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Dragon
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That sounded like a good story to me!
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sarahdipity
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I was happy to hear that good things happen to people who come from Duluth. I was born there but didn't grow up there really. Nice story even the part about the woman getting cut in half I never knew about it.
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esl
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Happy thousand posts! That was great. Thousandth posts are always interesting, not at all hard to finish.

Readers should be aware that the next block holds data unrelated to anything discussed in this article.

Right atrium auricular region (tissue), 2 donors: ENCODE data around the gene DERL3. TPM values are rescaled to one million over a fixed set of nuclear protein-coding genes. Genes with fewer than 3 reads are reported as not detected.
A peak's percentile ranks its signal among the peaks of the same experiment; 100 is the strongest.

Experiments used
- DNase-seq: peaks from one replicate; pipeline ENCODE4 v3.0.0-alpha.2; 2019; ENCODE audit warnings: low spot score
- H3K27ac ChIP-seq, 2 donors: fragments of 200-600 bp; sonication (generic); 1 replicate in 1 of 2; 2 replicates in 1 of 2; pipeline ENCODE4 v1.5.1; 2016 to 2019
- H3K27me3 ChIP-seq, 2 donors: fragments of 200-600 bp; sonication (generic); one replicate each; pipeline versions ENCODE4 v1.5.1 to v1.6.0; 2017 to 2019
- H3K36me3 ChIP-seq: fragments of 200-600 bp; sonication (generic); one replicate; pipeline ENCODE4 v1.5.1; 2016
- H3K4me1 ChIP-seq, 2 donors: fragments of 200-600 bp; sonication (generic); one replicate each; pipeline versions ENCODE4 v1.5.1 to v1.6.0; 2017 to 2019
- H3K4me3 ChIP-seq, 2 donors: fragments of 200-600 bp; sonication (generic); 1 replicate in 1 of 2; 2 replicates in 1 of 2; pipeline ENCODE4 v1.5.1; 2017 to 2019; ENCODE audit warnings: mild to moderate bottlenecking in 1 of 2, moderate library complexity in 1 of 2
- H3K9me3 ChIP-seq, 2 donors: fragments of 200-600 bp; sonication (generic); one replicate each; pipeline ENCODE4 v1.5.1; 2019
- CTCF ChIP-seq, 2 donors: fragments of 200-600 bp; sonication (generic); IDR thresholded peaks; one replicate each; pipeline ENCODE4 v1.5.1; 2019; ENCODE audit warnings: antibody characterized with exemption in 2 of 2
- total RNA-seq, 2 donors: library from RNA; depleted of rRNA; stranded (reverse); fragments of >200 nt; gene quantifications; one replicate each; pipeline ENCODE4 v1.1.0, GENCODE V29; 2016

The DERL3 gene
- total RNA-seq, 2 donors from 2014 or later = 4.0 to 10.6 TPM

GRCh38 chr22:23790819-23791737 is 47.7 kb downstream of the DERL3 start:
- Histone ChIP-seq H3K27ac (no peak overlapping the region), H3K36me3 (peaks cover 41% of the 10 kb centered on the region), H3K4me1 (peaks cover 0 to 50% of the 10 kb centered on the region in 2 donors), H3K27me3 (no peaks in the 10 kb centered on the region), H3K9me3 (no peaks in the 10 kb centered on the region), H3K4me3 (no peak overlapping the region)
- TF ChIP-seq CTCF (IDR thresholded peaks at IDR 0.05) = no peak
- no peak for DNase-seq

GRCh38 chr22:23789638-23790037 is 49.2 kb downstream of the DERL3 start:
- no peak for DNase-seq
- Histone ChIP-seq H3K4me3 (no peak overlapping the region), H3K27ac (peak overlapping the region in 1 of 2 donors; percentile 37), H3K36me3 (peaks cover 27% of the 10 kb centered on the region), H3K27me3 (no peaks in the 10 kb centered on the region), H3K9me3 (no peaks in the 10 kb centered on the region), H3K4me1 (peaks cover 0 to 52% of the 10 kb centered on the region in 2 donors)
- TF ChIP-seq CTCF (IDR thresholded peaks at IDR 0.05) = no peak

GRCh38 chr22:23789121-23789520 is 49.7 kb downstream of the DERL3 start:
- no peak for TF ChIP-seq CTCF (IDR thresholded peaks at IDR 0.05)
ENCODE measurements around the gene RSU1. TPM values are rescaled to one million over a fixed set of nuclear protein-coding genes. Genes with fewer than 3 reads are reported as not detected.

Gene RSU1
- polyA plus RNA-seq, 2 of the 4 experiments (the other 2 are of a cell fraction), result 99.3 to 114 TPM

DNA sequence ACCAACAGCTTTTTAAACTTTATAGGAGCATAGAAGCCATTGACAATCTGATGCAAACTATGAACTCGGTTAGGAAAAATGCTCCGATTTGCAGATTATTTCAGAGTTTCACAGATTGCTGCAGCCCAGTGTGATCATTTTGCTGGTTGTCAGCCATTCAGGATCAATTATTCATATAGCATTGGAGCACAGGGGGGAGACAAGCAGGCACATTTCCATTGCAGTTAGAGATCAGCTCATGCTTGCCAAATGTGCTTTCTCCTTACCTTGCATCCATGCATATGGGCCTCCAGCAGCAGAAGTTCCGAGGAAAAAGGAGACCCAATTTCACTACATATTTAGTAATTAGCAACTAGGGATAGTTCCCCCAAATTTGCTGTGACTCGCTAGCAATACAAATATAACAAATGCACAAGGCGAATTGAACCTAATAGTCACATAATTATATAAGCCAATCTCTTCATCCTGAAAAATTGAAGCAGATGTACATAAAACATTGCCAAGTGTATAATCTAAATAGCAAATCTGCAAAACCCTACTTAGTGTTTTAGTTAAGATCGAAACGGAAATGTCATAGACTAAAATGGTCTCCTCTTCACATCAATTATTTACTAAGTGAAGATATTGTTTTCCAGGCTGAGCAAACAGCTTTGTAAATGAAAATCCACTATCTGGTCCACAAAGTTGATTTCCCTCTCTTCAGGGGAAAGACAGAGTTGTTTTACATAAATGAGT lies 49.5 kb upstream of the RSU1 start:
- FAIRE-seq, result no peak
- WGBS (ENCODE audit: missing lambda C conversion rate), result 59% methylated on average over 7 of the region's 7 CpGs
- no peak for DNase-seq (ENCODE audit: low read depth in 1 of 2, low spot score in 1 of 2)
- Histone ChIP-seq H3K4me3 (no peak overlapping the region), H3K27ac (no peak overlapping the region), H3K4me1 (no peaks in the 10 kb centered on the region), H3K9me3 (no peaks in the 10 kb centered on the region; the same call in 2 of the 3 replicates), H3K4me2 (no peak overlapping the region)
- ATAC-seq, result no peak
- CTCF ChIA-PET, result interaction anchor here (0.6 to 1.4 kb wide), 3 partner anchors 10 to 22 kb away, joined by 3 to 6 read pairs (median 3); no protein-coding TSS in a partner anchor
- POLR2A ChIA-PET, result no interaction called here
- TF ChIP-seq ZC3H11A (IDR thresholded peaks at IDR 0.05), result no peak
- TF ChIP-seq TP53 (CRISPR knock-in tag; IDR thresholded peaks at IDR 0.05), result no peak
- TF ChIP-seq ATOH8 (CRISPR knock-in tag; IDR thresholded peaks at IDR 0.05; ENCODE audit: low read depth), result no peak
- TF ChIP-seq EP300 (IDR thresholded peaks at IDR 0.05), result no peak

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advice for robots
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More about the MTC: People keep calling it boot camp for missionaries, and I suppose the regimen is rigorous, but everyone is awfully nice to you. The point isn't to mold you into a soldier; it's to help you prepare to teach the gospel. Everything done there is done toward that end. The classes that span all day take you through the missionary discussions, which are the standard lessons missionaries share with investigators. You learn them backwards and forwards, and you memorize every scripture they reference, and you become very familiar with every principle they teach. It's intense, but in a good way. You feel like you're expanding every day. Some missionaries do expand, because they provide all the food you can eat at mealtimes, and all you do is sit at a desk all day. You get gym time, but not enough for keeping up any pretense of an exercise schedule. So the scales tip.